Choice and redundancy are two key components of markets which allow trial and error to create new improved offers. Successful operations are often easily copiable.

Choice does not preclude collaboration between professional entities, such as teachers and schools. User choice and professional collaboration happens in medicine and engineering. Teachers should be professionals not robots run by ANY kind of dictator whether Gove or some drone in an LA who won't even give you their name.

Incumbent state monopolies, such as an LA enrolling children by coercion to local schools, are not only immoral and unlawful, they are also ineffective from the point of view of general improvement. They might be justified in a case such as a national emergency as racial desegregation in 1960s USA: this is an exceptional case - do we consider immigration and social stratification has now caused a similar social divide in the UK?

I don't want bad ethics to trump good schooling either.

Roger Titcombe's picture
Mon, 19/05/2014 - 21:06

This is the nastiest piece of utter drivel I have read in a long time.

Janet Downs's picture
Tue, 20/05/2014 - 07:43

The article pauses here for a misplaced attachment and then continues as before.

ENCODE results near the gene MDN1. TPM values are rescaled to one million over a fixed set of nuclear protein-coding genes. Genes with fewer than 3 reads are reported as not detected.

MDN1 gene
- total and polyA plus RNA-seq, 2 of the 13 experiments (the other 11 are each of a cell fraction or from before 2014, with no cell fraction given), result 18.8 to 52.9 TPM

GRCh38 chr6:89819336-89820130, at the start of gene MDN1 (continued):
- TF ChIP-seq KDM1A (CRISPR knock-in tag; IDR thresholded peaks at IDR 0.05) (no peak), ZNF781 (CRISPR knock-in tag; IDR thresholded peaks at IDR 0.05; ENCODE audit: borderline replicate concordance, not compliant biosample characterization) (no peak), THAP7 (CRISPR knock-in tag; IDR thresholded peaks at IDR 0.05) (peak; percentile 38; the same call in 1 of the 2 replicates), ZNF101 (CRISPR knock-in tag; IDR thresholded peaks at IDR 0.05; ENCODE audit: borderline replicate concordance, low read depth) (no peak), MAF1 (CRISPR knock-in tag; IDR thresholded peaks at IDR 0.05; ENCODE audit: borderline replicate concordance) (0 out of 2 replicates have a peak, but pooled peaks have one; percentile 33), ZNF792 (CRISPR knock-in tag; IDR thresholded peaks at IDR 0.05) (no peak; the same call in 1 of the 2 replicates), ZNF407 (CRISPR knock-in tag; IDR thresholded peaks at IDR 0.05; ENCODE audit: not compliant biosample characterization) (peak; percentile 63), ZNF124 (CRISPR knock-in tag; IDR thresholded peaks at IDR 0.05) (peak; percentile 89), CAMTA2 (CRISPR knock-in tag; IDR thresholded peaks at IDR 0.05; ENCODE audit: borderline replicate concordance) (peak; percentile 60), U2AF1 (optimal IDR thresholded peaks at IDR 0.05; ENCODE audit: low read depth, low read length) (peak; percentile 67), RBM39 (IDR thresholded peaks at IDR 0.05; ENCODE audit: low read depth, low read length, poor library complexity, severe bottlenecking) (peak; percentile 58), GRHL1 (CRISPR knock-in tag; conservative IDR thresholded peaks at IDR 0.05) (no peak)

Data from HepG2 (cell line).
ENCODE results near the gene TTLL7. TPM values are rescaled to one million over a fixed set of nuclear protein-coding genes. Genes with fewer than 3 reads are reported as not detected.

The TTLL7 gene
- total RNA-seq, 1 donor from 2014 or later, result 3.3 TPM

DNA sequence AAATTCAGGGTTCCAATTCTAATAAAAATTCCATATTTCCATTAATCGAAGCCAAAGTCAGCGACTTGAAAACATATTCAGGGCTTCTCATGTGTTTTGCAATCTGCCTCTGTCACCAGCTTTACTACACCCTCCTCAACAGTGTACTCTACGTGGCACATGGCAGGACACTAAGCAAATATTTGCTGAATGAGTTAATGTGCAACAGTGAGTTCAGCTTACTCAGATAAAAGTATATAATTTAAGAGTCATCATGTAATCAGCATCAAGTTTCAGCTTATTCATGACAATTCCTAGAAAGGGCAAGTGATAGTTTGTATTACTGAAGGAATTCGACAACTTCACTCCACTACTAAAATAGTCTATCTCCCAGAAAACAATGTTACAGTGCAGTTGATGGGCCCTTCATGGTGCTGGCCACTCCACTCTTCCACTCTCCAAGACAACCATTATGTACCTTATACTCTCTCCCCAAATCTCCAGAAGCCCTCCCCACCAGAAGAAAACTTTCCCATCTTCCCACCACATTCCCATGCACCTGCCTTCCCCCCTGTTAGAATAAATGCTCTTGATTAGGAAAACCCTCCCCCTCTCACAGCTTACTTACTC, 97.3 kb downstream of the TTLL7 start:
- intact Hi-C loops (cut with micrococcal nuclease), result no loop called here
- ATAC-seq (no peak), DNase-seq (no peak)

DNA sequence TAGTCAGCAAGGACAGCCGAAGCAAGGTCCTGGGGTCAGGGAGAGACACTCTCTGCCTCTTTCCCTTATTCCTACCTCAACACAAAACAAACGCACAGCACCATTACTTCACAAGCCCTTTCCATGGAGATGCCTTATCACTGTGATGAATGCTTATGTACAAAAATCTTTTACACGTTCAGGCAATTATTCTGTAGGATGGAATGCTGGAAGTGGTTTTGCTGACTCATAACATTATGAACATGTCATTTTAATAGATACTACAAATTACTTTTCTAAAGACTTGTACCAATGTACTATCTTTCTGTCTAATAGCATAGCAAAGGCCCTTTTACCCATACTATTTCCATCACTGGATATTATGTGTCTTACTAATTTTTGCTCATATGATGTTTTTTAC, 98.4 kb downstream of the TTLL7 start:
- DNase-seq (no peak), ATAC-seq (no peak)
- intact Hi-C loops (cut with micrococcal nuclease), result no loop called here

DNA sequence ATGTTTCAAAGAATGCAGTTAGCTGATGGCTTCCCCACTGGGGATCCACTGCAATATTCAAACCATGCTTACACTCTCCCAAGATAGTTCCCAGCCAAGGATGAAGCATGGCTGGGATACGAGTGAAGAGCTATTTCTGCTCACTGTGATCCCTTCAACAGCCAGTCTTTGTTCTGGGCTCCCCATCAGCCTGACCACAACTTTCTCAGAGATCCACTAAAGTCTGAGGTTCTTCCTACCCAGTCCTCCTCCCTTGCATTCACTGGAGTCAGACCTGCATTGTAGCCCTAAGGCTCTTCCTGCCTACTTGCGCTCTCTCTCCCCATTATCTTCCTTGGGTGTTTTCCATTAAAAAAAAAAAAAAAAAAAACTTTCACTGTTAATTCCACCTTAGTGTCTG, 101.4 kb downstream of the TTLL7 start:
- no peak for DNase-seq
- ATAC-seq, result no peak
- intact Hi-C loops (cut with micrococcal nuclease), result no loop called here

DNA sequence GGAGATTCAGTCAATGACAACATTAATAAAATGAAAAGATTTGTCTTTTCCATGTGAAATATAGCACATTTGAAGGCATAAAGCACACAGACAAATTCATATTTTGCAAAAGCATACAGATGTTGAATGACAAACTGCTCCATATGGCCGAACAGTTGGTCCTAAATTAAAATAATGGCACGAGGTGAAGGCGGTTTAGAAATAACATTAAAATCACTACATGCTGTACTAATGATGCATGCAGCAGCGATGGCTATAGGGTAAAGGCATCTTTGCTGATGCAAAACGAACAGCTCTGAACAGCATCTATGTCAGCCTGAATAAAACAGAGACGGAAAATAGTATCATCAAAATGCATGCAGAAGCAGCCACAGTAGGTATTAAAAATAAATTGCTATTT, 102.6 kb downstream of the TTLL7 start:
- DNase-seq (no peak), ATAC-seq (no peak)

Ben - the introduction of so-called "choice" has no correlation with the performance of school systems as a whole (confirmed by OECD after the 2012 PISA results were analysed).

Earlier research on behalf of the OECD found the evidence about introducing market forces (which include choice) was fragmentary and inconclusive. Its findings included:

1 Competition between schools carried a risk of increased segregation particularly when schools set out to attract certain types of students like faith groups.

2 Schools in competition with each other often shifted expenditure from teaching to non-teaching spending such as marketing.

See faq above "Do market forces in education increase achievement and efficiency?" for more information.

The Academies Commission (2013) expressed concern that the academies programme risked fragmentation of the education system with schools acting in their own interests. See here.

Roger Titcombe's picture
Tue, 20/05/2014 - 08:03